The Pop Insider’s Maddie Michalik chatted with Tom Kenny, the voice of SpongeBob SquarePants himself, about how he got started voicing the iconic character, SpongeBob’s legacy, and what fuels his fandom.
Pop Insider: How did you get your start in voice acting?
Tom Kenny: I always had an instinct that voice-over would be the place where I would be happiest and animation was where I wanted to be, and I just thought that was the best use of my weird, oddball skill set. I just wanted to have fun and work on stuff that I liked and be around creative people. My main goal has always been to make a living in an unconventional way and to use what you’ve got to not do a job that you’re bored with and don’t like. That was my goal at 16 and it’s my goal at 56.
PI: How did your time as a stand-up comedian prepare you for your voice-acting career?
TK: I would say the main thing was by the time I even started doing voice-over, I had been, for years, writing jokes and delivering jokes and doing characters on stage because I was also into sketch comedy as well as stand-up, which is very character-based. I guess that’s kind of the main stuff that stand-up brought to it, and ad-libbing and being able to come up with stuff on the fly, pick stuff up quickly, learn quickly. Not that you really have to memorize a whole lot in animation because it’s there in front of you, but learning songs quickly and stuff like that where they go, “We forgot to mention that we’re recording two songs today, did you get ‘em?” and you’re like, “Yeah, yeah, OK!”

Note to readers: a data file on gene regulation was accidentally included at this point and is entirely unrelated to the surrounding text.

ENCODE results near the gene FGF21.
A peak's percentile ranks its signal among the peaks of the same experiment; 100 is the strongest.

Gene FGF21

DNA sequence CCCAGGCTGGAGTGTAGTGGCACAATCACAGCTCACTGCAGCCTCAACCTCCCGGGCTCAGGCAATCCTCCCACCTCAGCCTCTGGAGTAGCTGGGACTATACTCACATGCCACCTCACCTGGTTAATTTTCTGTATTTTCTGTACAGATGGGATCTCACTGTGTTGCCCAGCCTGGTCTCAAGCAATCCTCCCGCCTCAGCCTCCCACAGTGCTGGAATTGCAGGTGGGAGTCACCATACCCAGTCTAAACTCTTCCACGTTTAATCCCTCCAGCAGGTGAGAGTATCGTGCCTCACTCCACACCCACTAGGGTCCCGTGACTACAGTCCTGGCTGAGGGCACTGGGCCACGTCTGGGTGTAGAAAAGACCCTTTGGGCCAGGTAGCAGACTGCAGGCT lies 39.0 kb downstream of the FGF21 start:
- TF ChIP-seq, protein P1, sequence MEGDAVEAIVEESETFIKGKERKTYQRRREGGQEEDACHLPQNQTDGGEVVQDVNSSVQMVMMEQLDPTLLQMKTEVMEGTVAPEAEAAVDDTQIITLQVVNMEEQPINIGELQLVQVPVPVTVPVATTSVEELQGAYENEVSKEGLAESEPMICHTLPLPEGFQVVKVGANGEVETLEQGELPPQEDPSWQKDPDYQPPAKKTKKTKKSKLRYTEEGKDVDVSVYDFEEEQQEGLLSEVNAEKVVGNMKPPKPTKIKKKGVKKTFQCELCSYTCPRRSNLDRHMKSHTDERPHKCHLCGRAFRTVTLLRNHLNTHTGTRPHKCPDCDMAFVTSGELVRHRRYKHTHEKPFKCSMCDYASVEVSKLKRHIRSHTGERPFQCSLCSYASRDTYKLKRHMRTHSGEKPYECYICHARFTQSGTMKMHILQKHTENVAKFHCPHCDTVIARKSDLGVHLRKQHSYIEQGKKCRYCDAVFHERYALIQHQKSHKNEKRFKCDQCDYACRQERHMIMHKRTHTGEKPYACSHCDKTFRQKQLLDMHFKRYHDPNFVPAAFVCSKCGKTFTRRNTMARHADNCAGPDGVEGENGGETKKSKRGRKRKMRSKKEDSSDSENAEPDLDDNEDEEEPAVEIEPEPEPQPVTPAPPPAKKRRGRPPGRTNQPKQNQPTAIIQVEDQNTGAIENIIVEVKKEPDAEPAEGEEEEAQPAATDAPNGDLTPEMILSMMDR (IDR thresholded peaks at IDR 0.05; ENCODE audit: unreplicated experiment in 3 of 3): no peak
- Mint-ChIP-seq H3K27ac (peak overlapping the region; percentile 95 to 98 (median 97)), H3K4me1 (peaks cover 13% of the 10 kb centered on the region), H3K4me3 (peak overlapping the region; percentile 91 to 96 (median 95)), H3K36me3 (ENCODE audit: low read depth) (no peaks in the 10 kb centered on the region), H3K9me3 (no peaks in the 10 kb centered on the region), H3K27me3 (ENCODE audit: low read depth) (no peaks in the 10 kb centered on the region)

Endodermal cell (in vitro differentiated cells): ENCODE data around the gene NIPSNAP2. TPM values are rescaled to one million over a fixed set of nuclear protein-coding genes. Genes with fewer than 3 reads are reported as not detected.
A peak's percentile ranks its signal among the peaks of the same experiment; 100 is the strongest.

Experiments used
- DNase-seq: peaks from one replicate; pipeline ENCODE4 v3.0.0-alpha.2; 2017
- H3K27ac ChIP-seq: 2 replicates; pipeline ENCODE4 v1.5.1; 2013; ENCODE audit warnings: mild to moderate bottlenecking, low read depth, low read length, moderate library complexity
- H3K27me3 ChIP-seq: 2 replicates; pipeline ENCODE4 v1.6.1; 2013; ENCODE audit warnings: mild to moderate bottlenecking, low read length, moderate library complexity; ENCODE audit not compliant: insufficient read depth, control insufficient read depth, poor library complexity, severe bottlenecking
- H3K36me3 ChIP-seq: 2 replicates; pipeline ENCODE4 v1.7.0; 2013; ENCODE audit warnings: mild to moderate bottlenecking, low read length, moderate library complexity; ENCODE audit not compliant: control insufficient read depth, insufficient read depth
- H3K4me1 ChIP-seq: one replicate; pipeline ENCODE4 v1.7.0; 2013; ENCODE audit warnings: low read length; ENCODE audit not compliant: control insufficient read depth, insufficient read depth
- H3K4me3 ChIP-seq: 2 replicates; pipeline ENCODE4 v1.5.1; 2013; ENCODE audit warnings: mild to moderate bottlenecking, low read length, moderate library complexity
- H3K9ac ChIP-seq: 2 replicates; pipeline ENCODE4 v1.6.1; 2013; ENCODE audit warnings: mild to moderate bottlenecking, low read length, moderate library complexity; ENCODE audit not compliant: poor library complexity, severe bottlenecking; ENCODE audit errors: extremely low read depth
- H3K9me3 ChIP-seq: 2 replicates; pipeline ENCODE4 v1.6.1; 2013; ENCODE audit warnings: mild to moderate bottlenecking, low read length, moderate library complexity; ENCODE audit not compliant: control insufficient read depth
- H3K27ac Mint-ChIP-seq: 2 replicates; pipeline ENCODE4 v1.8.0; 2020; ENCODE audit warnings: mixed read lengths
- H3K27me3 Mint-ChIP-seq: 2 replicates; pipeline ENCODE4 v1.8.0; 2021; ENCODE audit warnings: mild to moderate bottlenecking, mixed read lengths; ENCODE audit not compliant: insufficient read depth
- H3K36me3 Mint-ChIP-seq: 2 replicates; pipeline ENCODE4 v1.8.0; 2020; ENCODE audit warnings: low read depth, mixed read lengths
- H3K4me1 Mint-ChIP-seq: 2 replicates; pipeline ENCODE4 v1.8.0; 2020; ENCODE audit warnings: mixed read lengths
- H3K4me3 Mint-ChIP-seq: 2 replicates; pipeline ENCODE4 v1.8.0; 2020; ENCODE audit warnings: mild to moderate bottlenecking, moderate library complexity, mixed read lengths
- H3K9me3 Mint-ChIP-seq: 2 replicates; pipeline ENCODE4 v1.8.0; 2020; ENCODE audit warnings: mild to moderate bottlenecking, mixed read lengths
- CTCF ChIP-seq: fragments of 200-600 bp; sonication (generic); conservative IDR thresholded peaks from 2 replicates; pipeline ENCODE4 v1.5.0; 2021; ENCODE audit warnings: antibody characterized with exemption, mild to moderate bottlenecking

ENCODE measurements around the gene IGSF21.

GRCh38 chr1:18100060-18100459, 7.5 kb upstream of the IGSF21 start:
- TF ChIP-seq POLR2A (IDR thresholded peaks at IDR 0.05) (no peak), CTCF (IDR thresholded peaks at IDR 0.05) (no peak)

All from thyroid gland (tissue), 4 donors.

It’s just being ready for anything. There was a certain unpredictability to stand-up that I think was helpful when I started doing animation.
PI: That’s a really interesting perspective, I wouldn’t have thought of it that way.
TK: It was fun. Especially with sketch comedy, so much of it was about inhabiting different characters, and that’s always where I was happiest. … In some ways, I think SpongeBob is a lot like me, or I’m a lot like him, or we’re a lot like each other. I think that’s actually why Steve Hillenburg cast me. I think that definitely helped me get the job in that I was a fair amount like the character in outlook and energy level. Steve really picked up on that and pretty much never really had anyone else in mind for SpongeBob. Luckily for me, he knew me from previous work on Rocko’s Modern Life and said, “Tom is SpongeBob. Tom’s gotta be SpongeBob.” That’s very unusual. Most stuff in this business, no matter how long you’ve been in it, you’ve just got to audition for stuff. … When I’m not recording, which is pretty much every day, I’m auditioning for future work all the time. Everything’s auditioning, and SpongeBob is this freaky outlier on my IMDb [as] the thing I didn’t have to audition for.
PI: What was the process like to come up with the right SpongeBob voice?